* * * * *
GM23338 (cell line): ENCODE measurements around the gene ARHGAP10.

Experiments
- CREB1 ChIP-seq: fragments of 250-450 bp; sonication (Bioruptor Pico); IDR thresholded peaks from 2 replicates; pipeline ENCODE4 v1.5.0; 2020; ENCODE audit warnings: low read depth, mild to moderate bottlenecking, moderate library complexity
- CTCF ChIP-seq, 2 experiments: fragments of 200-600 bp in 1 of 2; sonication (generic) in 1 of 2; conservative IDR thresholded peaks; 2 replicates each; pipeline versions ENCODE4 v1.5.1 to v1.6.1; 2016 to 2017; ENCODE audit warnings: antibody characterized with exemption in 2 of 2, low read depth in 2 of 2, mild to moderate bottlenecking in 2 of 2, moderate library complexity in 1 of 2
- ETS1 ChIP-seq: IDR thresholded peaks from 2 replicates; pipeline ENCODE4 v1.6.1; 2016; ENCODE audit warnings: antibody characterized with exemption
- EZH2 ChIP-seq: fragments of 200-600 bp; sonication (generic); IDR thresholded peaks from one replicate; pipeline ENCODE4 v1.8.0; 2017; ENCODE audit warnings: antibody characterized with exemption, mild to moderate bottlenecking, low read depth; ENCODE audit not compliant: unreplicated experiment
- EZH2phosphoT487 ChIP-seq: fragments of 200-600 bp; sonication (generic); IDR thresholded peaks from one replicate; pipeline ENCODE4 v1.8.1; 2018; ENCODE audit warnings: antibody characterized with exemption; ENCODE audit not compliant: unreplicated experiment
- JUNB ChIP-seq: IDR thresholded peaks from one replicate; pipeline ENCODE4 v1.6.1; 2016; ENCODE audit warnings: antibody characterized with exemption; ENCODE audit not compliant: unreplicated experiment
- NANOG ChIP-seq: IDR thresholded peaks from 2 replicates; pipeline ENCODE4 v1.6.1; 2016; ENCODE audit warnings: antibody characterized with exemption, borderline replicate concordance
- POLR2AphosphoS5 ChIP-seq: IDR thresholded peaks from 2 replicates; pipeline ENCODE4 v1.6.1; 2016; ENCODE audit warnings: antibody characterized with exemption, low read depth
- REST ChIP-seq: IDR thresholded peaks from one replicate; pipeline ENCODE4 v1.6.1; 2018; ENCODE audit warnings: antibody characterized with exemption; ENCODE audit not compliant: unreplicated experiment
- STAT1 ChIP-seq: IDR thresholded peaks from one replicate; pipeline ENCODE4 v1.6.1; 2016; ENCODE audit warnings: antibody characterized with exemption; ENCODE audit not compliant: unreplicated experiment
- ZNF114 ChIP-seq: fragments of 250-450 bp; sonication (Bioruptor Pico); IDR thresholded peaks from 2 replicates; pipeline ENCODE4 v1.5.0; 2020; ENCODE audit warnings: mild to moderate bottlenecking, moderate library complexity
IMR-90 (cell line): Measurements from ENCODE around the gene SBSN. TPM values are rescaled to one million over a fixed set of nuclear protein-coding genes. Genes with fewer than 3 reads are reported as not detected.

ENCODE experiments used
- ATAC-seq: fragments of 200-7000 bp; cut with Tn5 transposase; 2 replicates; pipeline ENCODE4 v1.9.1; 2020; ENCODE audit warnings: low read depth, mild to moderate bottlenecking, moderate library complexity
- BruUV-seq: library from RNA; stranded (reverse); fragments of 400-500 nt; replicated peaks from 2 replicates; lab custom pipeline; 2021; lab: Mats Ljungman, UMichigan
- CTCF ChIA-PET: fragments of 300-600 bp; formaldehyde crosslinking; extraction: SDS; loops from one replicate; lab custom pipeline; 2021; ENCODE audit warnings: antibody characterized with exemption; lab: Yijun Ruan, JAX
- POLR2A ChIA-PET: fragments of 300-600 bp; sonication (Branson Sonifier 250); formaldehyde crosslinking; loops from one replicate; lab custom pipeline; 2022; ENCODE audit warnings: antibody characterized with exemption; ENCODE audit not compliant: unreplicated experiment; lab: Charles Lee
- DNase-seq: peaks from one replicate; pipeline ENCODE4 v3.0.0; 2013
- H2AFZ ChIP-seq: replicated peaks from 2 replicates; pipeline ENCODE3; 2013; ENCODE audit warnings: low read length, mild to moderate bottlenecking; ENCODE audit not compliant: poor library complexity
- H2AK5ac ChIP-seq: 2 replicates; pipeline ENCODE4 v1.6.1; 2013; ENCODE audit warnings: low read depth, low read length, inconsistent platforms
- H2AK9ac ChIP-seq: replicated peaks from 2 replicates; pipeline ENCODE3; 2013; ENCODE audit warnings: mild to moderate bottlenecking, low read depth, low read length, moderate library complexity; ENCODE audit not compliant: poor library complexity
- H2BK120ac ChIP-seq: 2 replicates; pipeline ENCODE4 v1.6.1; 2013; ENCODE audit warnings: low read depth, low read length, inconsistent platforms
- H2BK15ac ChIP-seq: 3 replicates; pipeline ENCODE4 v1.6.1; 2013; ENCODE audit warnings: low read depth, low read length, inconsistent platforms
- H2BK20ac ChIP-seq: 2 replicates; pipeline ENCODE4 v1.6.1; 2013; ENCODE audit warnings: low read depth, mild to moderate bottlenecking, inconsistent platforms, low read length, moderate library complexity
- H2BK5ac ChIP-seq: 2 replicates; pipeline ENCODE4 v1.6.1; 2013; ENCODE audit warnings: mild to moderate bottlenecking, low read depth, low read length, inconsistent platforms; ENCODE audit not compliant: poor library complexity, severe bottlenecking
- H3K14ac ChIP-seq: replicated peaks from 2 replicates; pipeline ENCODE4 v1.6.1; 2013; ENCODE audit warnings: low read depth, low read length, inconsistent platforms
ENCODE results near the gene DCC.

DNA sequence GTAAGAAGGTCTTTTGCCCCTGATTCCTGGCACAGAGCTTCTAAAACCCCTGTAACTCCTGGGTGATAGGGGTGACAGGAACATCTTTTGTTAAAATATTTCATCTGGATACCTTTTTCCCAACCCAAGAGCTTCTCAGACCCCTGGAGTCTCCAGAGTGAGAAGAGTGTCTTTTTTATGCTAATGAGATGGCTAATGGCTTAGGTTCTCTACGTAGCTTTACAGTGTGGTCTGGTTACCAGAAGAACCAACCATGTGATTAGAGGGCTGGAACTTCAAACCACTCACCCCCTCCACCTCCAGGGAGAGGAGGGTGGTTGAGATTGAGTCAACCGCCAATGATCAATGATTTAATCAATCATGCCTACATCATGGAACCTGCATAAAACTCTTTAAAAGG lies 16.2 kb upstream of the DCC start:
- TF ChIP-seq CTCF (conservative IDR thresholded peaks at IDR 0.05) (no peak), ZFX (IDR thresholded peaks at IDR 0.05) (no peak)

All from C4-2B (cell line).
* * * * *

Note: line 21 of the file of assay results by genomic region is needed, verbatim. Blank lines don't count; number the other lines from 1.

- H2AFZ ChIP-seq: replicated peaks from 2 replicates; pipeline ENCODE3; 2013; ENCODE audit warnings: low read length, mild to moderate bottlenecking; ENCODE audit not compliant: poor library complexity